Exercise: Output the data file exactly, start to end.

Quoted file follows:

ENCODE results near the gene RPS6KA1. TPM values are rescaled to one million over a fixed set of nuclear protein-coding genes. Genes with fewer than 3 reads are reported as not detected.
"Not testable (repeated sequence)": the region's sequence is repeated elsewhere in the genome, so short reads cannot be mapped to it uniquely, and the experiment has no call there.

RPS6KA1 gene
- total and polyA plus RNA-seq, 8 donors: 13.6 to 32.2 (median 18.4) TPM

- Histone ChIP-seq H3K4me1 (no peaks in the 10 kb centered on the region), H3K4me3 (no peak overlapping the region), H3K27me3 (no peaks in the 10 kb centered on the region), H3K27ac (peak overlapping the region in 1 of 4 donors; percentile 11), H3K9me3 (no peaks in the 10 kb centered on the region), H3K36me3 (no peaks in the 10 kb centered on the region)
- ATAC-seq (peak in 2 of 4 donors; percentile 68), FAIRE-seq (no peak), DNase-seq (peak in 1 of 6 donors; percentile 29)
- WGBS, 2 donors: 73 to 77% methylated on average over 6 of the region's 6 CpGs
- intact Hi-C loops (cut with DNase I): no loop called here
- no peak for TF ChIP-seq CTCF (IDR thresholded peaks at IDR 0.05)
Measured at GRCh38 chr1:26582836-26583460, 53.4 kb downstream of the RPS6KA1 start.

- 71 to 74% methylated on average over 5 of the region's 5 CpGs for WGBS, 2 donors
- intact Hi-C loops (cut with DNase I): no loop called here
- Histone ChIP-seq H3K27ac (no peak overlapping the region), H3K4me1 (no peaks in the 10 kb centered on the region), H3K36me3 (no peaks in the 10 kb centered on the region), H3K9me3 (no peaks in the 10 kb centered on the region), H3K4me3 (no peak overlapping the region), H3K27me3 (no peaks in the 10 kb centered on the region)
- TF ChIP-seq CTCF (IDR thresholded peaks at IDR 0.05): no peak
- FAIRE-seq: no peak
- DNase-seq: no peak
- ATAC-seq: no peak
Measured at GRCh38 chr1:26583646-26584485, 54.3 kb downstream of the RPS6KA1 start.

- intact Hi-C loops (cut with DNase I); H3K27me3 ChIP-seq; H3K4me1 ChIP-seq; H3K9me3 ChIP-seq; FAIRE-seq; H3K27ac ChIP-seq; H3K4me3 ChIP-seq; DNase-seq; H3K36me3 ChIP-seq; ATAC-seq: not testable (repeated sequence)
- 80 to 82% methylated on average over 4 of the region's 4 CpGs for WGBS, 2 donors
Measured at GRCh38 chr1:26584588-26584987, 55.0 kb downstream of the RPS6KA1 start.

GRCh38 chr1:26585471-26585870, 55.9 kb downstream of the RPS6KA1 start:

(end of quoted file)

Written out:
ENCODE results near the gene RPS6KA1. TPM values are rescaled to one million over a fixed set of nuclear protein-coding genes. Genes with fewer than 3 reads are reported as not detected.
"Not testable (repeated sequence)": the region's sequence is repeated elsewhere in the genome, so short reads cannot be mapped to it uniquely, and the experiment has no call there.

RPS6KA1 gene
- total and polyA plus RNA-seq, 8 donors: 13.6 to 32.2 (median 18.4) TPM

- Histone ChIP-seq H3K4me1 (no peaks in the 10 kb centered on the region), H3K4me3 (no peak overlapping the region), H3K27me3 (no peaks in the 10 kb centered on the region), H3K27ac (peak overlapping the region in 1 of 4 donors; percentile 11), H3K9me3 (no peaks in the 10 kb centered on the region), H3K36me3 (no peaks in the 10 kb centered on the region)
- ATAC-seq (peak in 2 of 4 donors; percentile 68), FAIRE-seq (no peak), DNase-seq (peak in 1 of 6 donors; percentile 29)
- WGBS, 2 donors: 73 to 77% methylated on average over 6 of the region's 6 CpGs
- intact Hi-C loops (cut with DNase I): no loop called here
- no peak for TF ChIP-seq CTCF (IDR thresholded peaks at IDR 0.05)
Measured at GRCh38 chr1:26582836-26583460, 53.4 kb downstream of the RPS6KA1 start.

- 71 to 74% methylated on average over 5 of the region's 5 CpGs for WGBS, 2 donors
- intact Hi-C loops (cut with DNase I): no loop called here
- Histone ChIP-seq H3K27ac (no peak overlapping the region), H3K4me1 (no peaks in the 10 kb centered on the region), H3K36me3 (no peaks in the 10 kb centered on the region), H3K9me3 (no peaks in the 10 kb centered on the region), H3K4me3 (no peak overlapping the region), H3K27me3 (no peaks in the 10 kb centered on the region)
- TF ChIP-seq CTCF (IDR thresholded peaks at IDR 0.05): no peak
- FAIRE-seq: no peak
- DNase-seq: no peak
- ATAC-seq: no peak
Measured at GRCh38 chr1:26583646-26584485, 54.3 kb downstream of the RPS6KA1 start.

- intact Hi-C loops (cut with DNase I); H3K27me3 ChIP-seq; H3K4me1 ChIP-seq; H3K9me3 ChIP-seq; FAIRE-seq; H3K27ac ChIP-seq; H3K4me3 ChIP-seq; DNase-seq; H3K36me3 ChIP-seq; ATAC-seq: not testable (repeated sequence)
- 80 to 82% methylated on average over 4 of the region's 4 CpGs for WGBS, 2 donors
Measured at GRCh38 chr1:26584588-26584987, 55.0 kb downstream of the RPS6KA1 start.

GRCh38 chr1:26585471-26585870, 55.9 kb downstream of the RPS6KA1 start: